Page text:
Your question on which book or writer I thought of when I wrote Mortal is a good one. There are two writers who hover around the periphery of this book and the next one. As you may have guessed, Sylvia Plath is a strong influence on my work. I admire her use of language, its immediacy and urgency, and the directness of her gaze on her subject matter. It seems like she just brings everything to bear and I would like to be similarly unflinching. Iíve actually studied her work for my Masters thesis, so itís not just calf love for an amazing poet. She sometimes gets disparaging comments from other writers which, frankly, I donít understand, but there you go. People ought to know that neither her life nor her death are the most interesting things about her, but her poetry. Always the poetry.
An influential book of poems that continues to inform my work is Dorothy Porterís The Monkeyís Mask, a detective novel-in-verse, which was a breakout book in Australia and was, astonishingly, made into a movie a few years ago. I just adore the idea of a book of poems pulling off such a cultural coup. Because the next manuscript Iím working on is a great deal more ambitious than my first, Porterís book will be a touchstone, I feel. And I hear another book of hers, What a Piece of Work, is even better, so Iíll have to read that one, too.
You ask about how my discussions with the poet Suzanne Frischkorn, whom I met recently in Madrid, has impacted my current thinking on poetry. To me, Suzanne is very well read and up-to-date on emerging and contemporary American poets. I also know how she is such a close reader of peopleís work. From this, I have become very aware that slotting poets in particular boxes -- and Iím sure we can think of any number of labels being bandied about on various blogs and listservs -- might actually be more detrimental for a poetry reader than not because, in fact, those labels might not be true or accurate. Iím uncomfortable with labels, anyway. I guess what Iíve learnt is, ĎGo direct to the sourceí. Just read the poems.
Back to the question on behind-the-scenes preparations for publication, Iím interested in your experience of gathering blurbs for the back cover. How did you find it? What are your thoughts on their necessity?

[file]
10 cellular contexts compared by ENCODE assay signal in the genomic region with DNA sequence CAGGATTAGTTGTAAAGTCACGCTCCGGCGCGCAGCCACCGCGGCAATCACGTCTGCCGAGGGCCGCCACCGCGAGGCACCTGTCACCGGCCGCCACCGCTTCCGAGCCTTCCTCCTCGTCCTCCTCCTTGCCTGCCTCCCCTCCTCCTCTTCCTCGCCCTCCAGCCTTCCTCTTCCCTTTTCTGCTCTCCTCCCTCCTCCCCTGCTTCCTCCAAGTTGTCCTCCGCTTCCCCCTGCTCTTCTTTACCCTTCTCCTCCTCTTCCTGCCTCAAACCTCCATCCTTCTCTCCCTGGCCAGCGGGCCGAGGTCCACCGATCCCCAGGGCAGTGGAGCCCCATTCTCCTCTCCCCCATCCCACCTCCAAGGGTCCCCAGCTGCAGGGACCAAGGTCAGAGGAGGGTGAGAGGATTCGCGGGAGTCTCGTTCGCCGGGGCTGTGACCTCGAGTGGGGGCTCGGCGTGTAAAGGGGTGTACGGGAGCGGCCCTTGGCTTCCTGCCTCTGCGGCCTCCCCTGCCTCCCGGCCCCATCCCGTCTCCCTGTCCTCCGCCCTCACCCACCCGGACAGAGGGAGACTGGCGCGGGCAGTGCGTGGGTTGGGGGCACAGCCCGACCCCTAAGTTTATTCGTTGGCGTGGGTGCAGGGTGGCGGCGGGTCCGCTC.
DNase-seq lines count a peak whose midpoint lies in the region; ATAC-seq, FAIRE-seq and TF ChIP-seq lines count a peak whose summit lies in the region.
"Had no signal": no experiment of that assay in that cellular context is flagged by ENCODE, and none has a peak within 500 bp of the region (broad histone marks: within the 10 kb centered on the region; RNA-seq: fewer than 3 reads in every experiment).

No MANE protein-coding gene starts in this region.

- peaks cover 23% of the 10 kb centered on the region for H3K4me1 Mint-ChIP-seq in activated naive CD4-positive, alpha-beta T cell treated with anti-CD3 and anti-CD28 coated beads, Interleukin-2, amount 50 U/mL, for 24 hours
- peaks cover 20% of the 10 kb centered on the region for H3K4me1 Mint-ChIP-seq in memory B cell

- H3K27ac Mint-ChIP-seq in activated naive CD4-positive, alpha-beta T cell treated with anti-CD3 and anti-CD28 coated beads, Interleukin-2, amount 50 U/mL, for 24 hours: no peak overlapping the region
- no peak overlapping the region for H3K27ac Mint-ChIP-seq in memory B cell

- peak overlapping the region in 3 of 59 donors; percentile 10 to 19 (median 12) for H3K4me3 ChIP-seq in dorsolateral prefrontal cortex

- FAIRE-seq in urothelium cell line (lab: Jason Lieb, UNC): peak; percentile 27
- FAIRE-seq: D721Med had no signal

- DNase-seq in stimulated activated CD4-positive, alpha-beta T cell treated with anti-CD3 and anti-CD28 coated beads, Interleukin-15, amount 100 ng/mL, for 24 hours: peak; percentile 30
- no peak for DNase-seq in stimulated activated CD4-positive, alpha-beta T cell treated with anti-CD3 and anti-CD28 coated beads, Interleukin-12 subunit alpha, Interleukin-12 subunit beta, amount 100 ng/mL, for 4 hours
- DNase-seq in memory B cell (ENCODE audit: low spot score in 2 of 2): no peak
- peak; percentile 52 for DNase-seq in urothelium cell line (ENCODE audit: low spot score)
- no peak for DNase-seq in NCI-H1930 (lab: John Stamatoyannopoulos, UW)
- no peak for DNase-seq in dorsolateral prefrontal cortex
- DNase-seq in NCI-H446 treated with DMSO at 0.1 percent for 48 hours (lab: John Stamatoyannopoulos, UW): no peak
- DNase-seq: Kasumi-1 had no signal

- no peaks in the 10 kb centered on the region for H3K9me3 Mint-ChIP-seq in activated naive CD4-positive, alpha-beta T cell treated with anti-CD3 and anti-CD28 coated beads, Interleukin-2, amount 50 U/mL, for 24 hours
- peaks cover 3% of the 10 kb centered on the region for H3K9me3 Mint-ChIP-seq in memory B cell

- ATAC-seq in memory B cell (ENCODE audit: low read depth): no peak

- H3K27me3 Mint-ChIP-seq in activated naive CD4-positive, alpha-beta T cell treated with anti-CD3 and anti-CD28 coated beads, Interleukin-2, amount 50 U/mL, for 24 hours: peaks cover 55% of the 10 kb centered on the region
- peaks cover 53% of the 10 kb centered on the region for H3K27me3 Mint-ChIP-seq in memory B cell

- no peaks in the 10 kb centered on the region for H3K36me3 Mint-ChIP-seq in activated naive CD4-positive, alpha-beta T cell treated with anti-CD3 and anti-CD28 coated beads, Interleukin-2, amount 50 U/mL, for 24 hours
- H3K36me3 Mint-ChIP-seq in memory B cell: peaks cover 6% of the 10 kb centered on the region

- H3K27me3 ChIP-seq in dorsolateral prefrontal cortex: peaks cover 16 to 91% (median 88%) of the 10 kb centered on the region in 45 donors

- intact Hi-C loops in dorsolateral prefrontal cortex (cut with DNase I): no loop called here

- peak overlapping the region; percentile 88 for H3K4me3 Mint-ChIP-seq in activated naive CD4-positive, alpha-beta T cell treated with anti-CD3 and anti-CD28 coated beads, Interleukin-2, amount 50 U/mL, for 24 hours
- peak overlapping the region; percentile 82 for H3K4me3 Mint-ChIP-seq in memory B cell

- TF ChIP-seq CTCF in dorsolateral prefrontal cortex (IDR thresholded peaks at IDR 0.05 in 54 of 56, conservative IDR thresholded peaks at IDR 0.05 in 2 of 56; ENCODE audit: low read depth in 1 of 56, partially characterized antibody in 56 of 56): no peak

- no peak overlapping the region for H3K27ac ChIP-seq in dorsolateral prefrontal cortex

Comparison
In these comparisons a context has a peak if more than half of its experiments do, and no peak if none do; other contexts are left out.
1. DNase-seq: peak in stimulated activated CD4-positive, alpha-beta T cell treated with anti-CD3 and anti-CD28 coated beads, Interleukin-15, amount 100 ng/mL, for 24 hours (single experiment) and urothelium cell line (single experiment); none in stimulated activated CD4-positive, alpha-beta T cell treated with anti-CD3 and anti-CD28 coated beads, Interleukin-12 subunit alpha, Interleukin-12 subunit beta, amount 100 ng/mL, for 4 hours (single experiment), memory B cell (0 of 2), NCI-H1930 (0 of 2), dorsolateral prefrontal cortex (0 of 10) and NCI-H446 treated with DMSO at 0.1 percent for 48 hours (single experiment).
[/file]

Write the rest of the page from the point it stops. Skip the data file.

With your poems, you mention God in ĎKorean Adoptee Returns to Seoulí, ĎHandsí and ĎGravityí, and Buddhism in ĎArs Poeticaí: do these religious images appear throughout your book? How significant are these allusions to God and Buddha in your work? I always feel a certain peacefulness arising from your work, Lee. Do you think this has something to do with religion?
Iíve also noticed that two of the poems Iíve read from your book, ĎArs Poeticaí and ĎAdoption Musicí are sonnets. What I find really intriguing, the more I think about it, is how you have used a Western (originally European) form such as the sonnet, so as to contain Asian themes. Thatís quite exciting! Were you conscious of gesturing towards an inner and outer conflict, of the Korean adoptee in a Western world?
A few of the other poems use couplets, which, I find, contributes to this sense of peacefulness, I mentioned earlier. What is the coupletís attraction for you as a poet?
I would also like to know what you think about the labels being bandied about to slot poets in certain boxes, whether this be nature poet or urban poet, avant-garde or lyric poet. I just wonder who does it comfort [for I think it must be for reasons of comfort and convenience that this need for labels arise] and who does it serve to have these labels. What do you think?